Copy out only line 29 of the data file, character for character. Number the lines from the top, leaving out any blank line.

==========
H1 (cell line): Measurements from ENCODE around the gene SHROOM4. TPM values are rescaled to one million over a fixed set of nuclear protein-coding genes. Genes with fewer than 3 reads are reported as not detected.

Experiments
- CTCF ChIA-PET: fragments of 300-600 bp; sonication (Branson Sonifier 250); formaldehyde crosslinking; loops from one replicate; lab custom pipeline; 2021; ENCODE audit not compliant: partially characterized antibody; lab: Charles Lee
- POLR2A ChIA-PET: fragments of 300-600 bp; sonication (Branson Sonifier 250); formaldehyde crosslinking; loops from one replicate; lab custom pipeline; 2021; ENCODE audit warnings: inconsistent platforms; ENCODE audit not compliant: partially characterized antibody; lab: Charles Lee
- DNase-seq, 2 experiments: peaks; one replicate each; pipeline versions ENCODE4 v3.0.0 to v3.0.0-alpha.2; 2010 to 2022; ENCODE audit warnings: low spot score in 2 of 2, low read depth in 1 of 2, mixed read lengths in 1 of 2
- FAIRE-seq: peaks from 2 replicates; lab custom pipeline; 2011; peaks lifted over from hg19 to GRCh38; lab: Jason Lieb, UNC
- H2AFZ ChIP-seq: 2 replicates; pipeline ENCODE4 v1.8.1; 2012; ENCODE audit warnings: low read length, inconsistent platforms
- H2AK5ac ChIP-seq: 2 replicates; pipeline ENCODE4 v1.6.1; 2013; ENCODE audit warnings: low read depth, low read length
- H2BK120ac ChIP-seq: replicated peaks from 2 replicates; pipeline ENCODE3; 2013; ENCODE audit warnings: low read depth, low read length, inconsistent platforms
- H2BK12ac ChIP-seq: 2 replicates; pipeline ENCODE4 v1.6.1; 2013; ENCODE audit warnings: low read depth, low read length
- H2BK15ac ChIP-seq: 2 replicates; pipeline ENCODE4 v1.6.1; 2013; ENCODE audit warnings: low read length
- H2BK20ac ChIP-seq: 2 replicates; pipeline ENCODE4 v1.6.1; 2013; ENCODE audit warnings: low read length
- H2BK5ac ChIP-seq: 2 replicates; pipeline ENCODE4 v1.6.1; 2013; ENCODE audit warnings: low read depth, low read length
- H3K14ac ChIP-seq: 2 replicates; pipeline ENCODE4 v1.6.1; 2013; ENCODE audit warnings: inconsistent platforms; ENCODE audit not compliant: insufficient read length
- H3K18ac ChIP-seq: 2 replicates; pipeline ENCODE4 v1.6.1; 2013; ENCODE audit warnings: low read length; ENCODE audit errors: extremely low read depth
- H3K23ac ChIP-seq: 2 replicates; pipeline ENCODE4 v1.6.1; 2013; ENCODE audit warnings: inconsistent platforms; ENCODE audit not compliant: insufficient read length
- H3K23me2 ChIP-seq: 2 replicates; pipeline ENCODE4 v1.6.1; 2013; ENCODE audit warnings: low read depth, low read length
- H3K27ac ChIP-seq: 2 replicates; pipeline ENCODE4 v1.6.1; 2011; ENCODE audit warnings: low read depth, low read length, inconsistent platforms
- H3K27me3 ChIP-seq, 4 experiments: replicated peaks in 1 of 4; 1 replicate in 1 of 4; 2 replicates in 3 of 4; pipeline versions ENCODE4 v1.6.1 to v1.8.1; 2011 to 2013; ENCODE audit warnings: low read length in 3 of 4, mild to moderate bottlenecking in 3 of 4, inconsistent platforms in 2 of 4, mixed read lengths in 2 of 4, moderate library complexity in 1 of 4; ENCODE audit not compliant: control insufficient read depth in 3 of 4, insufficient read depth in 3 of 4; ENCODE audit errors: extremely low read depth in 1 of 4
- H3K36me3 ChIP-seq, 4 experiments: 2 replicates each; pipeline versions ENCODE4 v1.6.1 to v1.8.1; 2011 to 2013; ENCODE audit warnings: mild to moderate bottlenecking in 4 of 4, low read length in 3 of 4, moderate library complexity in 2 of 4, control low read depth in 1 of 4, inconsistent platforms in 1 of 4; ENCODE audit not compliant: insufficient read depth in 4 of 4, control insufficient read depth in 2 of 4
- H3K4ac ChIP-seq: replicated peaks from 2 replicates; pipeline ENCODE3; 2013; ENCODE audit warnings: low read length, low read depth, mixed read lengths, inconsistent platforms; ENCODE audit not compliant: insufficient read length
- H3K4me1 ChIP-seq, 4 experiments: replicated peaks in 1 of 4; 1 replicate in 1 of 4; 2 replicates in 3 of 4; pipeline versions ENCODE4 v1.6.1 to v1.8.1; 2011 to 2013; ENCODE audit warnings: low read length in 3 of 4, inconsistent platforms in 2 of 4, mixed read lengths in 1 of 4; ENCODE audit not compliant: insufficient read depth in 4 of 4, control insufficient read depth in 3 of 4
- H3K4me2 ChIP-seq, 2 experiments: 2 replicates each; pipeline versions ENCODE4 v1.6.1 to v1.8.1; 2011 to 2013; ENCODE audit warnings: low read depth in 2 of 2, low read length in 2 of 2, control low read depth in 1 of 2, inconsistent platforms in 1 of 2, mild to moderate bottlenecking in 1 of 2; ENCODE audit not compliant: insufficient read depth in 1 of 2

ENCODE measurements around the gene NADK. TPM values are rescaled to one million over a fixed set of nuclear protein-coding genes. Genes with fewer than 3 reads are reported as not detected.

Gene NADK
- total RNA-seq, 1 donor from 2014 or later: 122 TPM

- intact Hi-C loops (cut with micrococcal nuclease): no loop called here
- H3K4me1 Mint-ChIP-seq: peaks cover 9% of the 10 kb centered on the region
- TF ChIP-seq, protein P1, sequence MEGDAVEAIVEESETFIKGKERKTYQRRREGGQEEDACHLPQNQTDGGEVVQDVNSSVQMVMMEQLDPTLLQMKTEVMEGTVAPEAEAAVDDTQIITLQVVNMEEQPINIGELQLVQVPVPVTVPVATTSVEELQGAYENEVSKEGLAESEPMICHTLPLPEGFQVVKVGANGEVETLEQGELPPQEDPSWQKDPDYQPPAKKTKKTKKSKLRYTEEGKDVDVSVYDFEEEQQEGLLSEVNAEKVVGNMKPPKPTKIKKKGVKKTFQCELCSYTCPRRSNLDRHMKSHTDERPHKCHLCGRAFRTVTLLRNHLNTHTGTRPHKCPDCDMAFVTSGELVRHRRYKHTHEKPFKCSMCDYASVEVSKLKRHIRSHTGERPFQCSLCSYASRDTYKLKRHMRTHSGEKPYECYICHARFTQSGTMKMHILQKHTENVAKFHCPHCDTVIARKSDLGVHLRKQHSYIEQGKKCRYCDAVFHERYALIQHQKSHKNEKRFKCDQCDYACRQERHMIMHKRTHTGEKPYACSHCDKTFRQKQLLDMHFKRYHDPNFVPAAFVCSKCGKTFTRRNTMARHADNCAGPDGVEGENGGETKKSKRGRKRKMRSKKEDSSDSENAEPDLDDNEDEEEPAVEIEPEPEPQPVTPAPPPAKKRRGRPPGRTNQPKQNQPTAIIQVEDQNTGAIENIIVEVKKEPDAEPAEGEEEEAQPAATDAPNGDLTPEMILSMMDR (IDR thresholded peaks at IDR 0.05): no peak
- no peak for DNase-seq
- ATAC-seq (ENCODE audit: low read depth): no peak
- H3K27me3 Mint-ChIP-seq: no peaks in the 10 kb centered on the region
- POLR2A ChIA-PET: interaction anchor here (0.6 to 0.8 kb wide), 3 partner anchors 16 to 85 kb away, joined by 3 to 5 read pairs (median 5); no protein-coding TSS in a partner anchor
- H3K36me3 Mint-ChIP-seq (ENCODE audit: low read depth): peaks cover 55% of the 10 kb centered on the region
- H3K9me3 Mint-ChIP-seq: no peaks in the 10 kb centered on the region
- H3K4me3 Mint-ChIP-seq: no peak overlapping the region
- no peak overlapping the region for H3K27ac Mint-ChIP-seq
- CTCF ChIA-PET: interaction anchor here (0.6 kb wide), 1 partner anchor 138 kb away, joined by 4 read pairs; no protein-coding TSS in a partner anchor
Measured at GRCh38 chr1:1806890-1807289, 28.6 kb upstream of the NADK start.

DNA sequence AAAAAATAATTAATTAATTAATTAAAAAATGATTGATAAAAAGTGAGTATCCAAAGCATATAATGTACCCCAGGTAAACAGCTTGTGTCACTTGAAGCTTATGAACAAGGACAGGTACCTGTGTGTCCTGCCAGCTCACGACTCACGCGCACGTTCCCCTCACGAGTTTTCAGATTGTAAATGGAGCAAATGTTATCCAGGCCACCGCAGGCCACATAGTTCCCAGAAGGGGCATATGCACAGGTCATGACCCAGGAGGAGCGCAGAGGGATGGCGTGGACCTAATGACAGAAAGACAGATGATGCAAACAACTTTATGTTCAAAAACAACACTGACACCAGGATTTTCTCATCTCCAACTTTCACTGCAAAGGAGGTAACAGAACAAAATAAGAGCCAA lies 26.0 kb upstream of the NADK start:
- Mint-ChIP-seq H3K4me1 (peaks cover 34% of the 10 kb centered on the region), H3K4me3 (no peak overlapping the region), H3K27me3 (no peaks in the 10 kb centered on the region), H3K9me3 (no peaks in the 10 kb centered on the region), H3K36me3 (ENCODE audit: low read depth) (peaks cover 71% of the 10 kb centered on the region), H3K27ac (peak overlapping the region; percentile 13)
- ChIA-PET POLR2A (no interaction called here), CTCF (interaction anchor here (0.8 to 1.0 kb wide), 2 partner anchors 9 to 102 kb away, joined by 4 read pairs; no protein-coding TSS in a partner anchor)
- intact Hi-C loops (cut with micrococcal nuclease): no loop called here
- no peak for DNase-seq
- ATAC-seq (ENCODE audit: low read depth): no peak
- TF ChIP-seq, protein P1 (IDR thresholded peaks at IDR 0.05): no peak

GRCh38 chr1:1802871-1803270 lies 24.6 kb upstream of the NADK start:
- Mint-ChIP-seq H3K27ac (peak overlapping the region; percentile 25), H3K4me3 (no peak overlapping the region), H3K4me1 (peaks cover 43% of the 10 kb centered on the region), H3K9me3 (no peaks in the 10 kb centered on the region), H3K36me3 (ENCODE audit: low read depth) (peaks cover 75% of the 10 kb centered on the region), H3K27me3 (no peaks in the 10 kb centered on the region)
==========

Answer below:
- TF ChIP-seq, protein P1, sequence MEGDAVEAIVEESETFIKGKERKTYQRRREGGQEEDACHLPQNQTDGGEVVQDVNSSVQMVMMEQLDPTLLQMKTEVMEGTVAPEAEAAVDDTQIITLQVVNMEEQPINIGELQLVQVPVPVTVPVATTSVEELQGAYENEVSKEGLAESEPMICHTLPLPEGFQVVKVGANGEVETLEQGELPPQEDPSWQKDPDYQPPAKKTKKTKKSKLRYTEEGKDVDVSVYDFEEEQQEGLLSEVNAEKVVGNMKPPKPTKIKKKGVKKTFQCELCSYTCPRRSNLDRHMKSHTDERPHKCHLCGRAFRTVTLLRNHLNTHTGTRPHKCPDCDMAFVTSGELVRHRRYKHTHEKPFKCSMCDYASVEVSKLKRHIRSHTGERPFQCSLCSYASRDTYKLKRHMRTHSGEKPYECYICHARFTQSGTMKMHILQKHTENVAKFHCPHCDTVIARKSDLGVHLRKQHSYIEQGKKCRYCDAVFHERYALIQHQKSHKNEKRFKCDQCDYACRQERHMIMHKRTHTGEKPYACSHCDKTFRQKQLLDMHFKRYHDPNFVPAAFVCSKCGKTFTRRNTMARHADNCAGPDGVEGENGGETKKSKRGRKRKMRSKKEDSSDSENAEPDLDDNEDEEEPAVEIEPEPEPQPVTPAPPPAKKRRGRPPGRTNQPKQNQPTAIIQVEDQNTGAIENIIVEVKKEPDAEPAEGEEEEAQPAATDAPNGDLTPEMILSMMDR (IDR thresholded peaks at IDR 0.05): no peak